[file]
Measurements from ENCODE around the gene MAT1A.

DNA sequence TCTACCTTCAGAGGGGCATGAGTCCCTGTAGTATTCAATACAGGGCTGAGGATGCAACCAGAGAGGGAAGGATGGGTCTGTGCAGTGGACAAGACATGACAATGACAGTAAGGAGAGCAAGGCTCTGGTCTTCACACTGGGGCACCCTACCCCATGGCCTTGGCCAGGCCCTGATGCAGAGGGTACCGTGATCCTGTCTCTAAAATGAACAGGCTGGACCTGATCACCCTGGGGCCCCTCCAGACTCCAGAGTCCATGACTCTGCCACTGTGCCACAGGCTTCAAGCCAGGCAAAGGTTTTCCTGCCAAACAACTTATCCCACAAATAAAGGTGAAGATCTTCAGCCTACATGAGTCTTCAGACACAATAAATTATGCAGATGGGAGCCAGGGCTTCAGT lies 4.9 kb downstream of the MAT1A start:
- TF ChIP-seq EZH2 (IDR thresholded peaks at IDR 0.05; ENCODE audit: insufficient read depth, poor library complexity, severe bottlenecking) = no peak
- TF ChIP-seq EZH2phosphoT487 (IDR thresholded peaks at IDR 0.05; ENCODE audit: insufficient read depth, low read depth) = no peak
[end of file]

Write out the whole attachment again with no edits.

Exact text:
Measurements from ENCODE around the gene MAT1A.

DNA sequence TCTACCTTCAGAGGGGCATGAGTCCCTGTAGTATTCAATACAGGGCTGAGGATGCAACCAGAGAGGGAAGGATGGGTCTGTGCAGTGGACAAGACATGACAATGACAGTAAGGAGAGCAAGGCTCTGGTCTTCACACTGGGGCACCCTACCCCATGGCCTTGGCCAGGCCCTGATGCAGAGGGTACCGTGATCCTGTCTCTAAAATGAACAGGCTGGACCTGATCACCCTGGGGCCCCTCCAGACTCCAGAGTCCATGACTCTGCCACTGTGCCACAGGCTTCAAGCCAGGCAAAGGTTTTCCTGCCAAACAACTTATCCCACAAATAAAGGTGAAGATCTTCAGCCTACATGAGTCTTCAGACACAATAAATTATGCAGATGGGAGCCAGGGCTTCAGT lies 4.9 kb downstream of the MAT1A start:
- TF ChIP-seq EZH2 (IDR thresholded peaks at IDR 0.05; ENCODE audit: insufficient read depth, poor library complexity, severe bottlenecking) = no peak
- TF ChIP-seq EZH2phosphoT487 (IDR thresholded peaks at IDR 0.05; ENCODE audit: insufficient read depth, low read depth) = no peak